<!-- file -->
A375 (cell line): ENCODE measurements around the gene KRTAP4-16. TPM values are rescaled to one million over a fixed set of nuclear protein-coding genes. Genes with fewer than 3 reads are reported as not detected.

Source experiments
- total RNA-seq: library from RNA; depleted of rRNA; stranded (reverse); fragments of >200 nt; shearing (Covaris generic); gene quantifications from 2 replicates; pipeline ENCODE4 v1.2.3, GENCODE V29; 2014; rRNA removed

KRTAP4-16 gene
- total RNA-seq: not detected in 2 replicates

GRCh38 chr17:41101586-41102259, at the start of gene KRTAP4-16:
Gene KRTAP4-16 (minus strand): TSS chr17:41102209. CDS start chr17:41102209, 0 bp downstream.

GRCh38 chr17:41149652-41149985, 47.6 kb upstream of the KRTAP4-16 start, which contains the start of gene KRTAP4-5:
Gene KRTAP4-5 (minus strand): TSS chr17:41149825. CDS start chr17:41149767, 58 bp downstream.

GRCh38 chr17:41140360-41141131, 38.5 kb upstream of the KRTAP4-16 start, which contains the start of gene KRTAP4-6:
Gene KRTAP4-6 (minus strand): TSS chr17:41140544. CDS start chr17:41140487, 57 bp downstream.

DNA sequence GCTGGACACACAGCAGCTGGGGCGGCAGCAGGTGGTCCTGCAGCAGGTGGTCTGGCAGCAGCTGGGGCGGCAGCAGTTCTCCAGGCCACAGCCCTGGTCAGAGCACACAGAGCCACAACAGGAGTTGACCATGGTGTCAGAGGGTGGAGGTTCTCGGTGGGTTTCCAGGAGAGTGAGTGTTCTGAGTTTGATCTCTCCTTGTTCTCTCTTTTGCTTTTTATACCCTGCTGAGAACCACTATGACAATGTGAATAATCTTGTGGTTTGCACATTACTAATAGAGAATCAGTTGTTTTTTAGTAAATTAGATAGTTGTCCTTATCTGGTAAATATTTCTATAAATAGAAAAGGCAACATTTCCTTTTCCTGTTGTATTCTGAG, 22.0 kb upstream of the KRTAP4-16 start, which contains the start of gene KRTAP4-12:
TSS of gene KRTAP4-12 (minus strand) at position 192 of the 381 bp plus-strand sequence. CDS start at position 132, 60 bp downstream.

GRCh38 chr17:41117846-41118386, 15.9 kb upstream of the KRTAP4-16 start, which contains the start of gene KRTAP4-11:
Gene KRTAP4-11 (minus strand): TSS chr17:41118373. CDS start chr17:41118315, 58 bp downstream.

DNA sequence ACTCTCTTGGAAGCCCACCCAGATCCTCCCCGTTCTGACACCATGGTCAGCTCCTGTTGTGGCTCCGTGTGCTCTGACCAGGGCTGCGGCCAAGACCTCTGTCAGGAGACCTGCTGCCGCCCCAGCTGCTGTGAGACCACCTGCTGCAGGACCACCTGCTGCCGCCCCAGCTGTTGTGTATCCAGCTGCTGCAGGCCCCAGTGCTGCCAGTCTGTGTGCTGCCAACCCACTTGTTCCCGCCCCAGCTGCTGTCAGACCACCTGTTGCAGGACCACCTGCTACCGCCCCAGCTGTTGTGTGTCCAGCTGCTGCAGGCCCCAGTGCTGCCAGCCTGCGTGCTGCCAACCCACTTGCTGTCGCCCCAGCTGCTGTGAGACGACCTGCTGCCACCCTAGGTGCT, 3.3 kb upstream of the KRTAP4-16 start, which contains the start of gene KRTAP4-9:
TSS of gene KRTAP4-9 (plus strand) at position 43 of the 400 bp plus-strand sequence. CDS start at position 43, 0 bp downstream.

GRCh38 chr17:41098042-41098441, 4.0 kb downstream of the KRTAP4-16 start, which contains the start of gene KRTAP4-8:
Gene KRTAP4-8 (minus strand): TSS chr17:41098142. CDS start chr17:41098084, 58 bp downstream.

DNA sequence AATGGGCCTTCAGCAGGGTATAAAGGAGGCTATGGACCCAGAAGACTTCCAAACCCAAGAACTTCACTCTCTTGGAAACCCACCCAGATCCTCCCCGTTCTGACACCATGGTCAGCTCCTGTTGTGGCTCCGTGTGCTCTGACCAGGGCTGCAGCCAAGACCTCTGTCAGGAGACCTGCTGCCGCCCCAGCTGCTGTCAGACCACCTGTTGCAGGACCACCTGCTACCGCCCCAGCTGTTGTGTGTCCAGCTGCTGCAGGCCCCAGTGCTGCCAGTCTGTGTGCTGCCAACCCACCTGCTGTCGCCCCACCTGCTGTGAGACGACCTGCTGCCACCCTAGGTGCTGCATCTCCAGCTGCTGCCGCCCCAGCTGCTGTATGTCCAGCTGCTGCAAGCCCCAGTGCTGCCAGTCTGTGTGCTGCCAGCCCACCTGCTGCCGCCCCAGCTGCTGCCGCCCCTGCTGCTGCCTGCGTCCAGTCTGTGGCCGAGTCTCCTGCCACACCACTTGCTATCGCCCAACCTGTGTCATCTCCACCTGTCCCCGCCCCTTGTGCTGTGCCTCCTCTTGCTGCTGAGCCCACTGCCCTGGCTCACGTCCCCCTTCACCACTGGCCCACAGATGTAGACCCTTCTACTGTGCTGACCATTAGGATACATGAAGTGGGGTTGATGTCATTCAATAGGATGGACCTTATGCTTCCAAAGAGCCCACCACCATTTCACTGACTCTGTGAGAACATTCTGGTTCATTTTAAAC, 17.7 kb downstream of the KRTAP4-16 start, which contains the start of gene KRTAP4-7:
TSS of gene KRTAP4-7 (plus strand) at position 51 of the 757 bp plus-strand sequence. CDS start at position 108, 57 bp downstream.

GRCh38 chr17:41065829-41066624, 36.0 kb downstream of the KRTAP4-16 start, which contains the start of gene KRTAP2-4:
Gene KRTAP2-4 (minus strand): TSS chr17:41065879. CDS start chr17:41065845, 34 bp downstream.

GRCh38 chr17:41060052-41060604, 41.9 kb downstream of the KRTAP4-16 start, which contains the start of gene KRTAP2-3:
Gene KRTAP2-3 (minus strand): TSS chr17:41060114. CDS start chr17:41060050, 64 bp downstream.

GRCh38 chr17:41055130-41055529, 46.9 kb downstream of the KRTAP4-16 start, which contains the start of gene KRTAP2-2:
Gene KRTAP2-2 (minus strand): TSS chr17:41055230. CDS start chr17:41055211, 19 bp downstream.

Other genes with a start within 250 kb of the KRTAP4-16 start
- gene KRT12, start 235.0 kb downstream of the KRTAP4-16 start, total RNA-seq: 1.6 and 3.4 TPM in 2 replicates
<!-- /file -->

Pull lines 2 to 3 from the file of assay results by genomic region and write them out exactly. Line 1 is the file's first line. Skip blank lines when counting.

Source experiments
- total RNA-seq: library from RNA; depleted of rRNA; stranded (reverse); fragments of >200 nt; shearing (Covaris generic); gene quantifications from 2 replicates; pipeline ENCODE4 v1.2.3, GENCODE V29; 2014; rRNA removed